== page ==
Contrary to his anticipations, however, despite that Nick Carter was quick to see all the possibilities of a case, that into which he had now entered was destined to prove one of the most curious and absorbing, as well as most intensely exciting, that he had ever known.

Nick’s first move for locating Kendall that afternoon was characteristic of him. He turned to none of the avenues of information to which the ordinary detective usually turns. Instead, he hastened to the Grand Central Station and boarded the first train for Fordham, his destination being the rectory occupied by the learned divine, Doctor Leonard Royal. Nick reasoned that if Harry Royal had visited Boston with Kendall, and Dora Royal was in love with him, either the clergyman or his daughter could give him the information he desired.

As he approached the rectory, however, Nick met with a startling surprise. It was a fine old place, somewhat isolated, and was surrounded with no end of great shade trees, clusters of shrubbery, and high hedges. The dwelling itself, occupying the middle of the large estate, was a commodious wooden house, with deep verandas and 21 innumerable gables, and with a huge glass conservatory on the south side.

Peering through the high hedge adjoining the side street as he approached, Nick halted, with a muttered exclamation of surprise. Two men, one of them the elderly rector, were just entering the outer door of the conservatory.

The rector’s companion was none other than—Moses Flood, the gamester!

“He here!” murmured Nick. “What the dickens does this signify? He is the last man I would expect to see visiting this clergyman. If Gilsey’s brother banker was right, there may be much more in this case than I anticipated. The way looks easy, and I guess I’d better learn what brings Moses Flood out here.”

Having worked his way through the hedge, Nick crossed the grounds, carefully avoiding observation from the house, and presently darted under a cluster of lilacs close to the side wall of the great glass conservatory.

There he could plainly view the scene within, and he presently found a break in one of the glass panes which enabled him to overhear all that was said—an interview that caused him to open his eyes still a little wider.

The elderly rector was seated in a rustic chair, and his 22 benignant countenance evinced considerable perturbation and distress.

Moses Flood, however, was standing beside a small wooden table near-by, and as the story progresses he is to figure so strongly and strangely that he deserves a careful description.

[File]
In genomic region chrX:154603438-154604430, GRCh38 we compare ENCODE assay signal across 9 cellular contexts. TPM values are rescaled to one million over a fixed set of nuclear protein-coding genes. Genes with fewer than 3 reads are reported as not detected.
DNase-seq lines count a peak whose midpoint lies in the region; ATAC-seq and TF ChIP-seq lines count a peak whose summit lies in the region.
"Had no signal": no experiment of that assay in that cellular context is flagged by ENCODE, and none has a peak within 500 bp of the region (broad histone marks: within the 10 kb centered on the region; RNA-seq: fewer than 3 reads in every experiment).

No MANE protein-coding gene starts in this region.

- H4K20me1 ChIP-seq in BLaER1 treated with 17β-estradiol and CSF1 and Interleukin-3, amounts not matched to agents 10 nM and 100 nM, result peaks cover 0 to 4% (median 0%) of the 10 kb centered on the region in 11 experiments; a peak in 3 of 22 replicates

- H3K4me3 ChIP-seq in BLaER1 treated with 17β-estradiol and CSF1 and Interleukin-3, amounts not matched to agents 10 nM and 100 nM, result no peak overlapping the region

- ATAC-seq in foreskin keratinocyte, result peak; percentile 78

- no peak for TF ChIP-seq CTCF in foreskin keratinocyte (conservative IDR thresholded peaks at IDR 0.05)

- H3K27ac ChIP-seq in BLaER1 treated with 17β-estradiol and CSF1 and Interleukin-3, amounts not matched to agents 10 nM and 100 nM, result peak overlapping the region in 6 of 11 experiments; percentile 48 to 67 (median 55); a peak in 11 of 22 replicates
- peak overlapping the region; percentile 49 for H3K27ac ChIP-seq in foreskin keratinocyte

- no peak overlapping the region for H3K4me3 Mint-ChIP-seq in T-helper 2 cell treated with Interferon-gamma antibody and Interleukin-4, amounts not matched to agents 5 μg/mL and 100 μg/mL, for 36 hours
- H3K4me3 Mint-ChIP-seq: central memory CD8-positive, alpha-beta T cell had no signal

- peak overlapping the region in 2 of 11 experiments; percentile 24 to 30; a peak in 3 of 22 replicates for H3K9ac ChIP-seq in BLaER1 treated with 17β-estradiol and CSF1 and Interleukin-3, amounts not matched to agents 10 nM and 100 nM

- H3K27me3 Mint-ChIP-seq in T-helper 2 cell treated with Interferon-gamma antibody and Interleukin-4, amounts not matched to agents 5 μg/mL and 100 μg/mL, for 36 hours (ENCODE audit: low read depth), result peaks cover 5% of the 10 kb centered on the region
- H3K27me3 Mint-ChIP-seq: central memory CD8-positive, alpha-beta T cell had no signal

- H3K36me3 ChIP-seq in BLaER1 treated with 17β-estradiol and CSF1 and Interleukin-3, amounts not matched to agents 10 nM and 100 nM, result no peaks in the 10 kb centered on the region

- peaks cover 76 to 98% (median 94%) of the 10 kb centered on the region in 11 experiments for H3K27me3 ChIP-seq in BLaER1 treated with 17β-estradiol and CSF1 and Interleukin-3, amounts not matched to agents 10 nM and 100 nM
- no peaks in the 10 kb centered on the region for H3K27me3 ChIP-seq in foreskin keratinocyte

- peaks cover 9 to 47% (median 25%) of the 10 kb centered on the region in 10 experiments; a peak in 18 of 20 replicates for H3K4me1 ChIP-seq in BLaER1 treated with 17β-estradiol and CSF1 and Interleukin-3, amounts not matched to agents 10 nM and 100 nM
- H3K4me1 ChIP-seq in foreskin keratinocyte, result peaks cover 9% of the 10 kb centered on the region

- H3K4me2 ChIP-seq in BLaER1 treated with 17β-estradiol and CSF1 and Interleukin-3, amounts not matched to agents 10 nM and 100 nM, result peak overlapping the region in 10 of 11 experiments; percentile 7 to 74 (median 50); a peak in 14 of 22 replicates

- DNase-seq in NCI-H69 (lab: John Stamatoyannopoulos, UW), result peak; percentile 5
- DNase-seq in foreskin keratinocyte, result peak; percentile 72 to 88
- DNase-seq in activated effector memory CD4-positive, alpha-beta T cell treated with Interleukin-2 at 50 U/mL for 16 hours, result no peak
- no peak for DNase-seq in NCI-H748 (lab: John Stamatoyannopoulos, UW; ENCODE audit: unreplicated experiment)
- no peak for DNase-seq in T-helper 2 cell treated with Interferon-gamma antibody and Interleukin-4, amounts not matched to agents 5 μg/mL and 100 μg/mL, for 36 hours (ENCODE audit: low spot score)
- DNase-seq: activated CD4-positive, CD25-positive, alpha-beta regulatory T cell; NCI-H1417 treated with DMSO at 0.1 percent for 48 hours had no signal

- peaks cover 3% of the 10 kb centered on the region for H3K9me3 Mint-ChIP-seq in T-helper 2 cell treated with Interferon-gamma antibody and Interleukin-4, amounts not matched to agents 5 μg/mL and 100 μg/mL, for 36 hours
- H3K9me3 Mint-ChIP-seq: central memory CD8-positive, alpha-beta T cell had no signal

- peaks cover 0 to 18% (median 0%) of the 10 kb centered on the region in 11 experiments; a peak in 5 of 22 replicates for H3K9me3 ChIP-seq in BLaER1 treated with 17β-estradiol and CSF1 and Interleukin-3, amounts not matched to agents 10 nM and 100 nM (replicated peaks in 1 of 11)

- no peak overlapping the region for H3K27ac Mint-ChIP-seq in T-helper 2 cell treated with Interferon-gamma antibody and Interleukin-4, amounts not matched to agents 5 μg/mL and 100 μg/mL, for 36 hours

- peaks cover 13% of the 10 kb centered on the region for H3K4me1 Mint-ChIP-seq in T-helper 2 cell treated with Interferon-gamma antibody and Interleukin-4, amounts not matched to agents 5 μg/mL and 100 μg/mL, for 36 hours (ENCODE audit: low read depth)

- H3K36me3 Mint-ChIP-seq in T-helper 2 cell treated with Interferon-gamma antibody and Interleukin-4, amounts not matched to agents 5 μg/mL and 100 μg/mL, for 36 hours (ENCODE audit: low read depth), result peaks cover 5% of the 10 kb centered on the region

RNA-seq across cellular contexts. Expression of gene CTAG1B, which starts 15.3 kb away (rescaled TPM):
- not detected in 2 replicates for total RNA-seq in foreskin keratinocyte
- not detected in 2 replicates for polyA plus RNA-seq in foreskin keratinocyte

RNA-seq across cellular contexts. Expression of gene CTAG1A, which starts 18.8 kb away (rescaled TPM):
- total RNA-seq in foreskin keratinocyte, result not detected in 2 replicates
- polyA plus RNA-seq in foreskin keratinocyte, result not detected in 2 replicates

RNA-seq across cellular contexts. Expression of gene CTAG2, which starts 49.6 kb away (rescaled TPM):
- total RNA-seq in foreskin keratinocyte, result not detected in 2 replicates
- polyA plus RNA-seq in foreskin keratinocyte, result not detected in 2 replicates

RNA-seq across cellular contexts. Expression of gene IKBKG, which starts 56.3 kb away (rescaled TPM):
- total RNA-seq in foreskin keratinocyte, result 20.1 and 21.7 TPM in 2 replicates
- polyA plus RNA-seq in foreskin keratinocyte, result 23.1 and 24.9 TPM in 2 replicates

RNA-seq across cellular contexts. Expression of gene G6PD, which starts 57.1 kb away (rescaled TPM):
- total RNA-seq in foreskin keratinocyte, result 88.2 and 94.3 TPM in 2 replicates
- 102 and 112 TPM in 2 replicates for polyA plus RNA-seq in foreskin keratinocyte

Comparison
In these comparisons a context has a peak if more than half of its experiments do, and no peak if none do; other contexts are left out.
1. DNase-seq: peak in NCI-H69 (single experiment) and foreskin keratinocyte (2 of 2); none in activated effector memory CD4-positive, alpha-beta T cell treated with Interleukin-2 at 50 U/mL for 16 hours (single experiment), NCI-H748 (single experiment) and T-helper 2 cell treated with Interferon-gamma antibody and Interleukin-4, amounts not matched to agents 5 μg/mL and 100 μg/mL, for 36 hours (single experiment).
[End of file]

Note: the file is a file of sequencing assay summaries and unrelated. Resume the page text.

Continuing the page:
He was about forty-five, tall and well built, inclining somewhat to stoutness. His wavy hair was tinged with gray, his head finely poised, and his smoothly shaven face strikingly strong and attractive. His features were clean cut and pale, his brow broad, his nose straight, and his lips noticeably thin and firm. His eyes were gray, as sharp and cold as steel, yet capable of remarkable expression. Obviously, it was the face of a man of superhuman will, and one rather inclined to quiet reserve and studious habits.

He was scrupulously dressed. His black Prince Albert fitted like a glove and came nearly to the knees of his pearl-gray trousers. His shoes were small and carefully polished, and his silk hat, on the table beside him, was of the latest style. His only jewelry was a small, piercingly brilliant solitaire in his black satin tie. From head to foot he was without a sign of dust or blemish.

This was the man whom Nick Carter had declared to be a rascal in only one way, and Nick fully appreciated 23 that gaming was not confined to cards alone, and for many of his estimable qualities Nick rather admired Moses Flood.

The drift of the interview between the two men almost immediately gave Nick Carter his cue.

“You must hear me patiently,” Doctor Royal was tremulously saying. “I do not forget the past few months, Mr. Flood. I recall with profound feeling your many personal attentions to me, your liberality for charity, your almost princely generosity for the poor of my parish, and it is painful to me beyond expression when I realize how terribly I have been deceived.”

Flood stood as motionless as a man of marble, and nearly as pale; yet his grave, strong face never once changed in a way to betray his secret feelings.

“You feel, then, that you have been deceived?” said he inquiringly, with a peculiarly deep yet penetrating voice, then imbued with kindliness.